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Māori Party fighting to get back in Parliament in this election

The Māori Party is hoping to stage a resurgence this election and make its way back into Parliament.

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The Māori Party is hoping to stage a resurgence this election and make its way back into Parliament. Source: Q+A

Meanwhile Labour Party is launching its own campaign for re-election in the seven Māori seats today, but questions have now been raised about whether Jacinda Ardern's Government has been held to account for delivering to tangata whenua.

In Te Tai Hauāuru, along the west coast of the North Island, Māori Party co-leader Debbie Ngarewa-Packer is hunting for votes in what is believed to be the party’s best chance at winning a seat.

Labour's Adrian Rurawhe won the seat by 1000 votes last election.

Mr Rurawhe believes there are only around 1500 Māori electorate voters who haven’t made up their minds.

“You basically have to run different campaigns across different parts of the electorate, so my campaign in Porirua is quite different to my campaign in South Waikato, for example,” he said.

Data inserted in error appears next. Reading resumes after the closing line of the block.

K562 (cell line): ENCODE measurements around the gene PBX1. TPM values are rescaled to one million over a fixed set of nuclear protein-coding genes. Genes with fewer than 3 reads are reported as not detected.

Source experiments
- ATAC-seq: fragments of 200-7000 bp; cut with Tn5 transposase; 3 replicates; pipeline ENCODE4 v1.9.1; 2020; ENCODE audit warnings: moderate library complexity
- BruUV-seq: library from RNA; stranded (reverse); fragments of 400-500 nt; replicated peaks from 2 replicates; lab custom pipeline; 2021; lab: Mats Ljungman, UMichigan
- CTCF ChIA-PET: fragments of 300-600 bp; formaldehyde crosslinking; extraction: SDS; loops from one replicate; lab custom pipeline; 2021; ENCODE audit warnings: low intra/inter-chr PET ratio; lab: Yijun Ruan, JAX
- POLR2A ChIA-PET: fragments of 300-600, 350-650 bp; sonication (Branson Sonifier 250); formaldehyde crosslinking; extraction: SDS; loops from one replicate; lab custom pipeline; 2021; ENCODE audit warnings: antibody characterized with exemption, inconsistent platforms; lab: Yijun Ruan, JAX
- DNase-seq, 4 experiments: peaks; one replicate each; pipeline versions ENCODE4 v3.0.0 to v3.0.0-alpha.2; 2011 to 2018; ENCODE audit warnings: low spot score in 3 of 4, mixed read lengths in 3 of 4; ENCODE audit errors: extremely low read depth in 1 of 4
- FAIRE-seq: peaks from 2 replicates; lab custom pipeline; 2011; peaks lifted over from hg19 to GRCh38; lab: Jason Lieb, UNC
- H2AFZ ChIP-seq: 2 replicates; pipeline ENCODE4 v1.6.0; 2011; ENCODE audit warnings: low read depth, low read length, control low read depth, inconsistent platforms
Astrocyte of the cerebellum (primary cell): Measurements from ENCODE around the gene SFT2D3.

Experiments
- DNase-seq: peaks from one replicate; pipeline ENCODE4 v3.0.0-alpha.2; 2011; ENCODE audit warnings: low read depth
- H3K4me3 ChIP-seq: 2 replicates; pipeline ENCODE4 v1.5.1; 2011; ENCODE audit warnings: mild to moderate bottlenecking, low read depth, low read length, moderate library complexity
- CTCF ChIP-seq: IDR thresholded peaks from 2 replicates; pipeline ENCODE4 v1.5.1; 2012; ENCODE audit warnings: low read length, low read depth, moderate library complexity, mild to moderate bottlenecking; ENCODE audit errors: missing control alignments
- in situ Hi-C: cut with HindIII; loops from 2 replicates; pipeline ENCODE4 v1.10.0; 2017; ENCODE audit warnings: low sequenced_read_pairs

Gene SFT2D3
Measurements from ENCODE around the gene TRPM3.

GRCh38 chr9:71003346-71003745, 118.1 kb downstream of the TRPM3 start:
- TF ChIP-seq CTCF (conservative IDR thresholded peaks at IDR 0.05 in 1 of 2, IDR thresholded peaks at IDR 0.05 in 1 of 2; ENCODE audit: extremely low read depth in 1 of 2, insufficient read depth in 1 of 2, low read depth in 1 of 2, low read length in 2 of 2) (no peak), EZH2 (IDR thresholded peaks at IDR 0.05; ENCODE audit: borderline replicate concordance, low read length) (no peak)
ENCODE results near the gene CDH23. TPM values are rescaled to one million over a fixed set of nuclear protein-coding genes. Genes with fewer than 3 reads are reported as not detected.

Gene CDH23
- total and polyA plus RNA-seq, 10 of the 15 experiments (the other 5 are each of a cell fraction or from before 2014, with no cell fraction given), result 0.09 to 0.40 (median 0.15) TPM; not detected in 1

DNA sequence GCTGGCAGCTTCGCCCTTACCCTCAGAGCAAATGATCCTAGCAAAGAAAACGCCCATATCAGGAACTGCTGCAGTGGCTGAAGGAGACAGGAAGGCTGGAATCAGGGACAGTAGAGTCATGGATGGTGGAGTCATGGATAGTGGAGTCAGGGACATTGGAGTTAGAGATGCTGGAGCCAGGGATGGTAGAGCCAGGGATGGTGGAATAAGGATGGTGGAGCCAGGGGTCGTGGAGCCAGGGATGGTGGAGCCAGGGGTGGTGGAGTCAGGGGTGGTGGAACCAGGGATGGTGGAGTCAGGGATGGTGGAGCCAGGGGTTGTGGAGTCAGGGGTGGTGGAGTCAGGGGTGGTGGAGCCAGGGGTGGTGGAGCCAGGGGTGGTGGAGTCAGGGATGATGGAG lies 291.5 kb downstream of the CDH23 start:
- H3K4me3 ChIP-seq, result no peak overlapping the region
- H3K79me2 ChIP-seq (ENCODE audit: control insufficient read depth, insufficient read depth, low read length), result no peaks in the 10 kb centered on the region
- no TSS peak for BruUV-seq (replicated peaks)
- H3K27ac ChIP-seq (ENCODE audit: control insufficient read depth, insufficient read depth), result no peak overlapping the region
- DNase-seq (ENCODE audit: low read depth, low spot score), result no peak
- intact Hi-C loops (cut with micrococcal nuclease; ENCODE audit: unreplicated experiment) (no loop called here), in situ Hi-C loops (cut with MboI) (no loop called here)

The Māori Party was turfed from Parliament after then-co-leader Te Ururoa Flavell lost the seat of Waiariki to the Labour Party’s Tamati Coffey last election.

The Māori Party has since changed leaders, with Ms Ngarewa-Packer and John Tamihere taking the helm.

"Where we are, I guess, is we’ve had three years out of Government, and we’ve been able to spend that time reflecting, spend that time connecting and reconnecting and pull together the tuira of our values," Ms Ngarewa-Packer said.

The University of Auckland lecturer Dr Lara Greaves said it is "incredibly hard for parties outside of Parliament to gain any kind of traction," however. 

"We’ve seen parties outside of Parliament that have had millions of dollars try to get into Parliament, and fail."

Ms Greaves, Ms Ngarewa-Packer and Labour Party MP Willie Jackson discussed on Q+A the concerns around the Labour-led Government’s handling of Māori issues, and the value of independent Māori leadership.

Watch the video for the full Q+A report.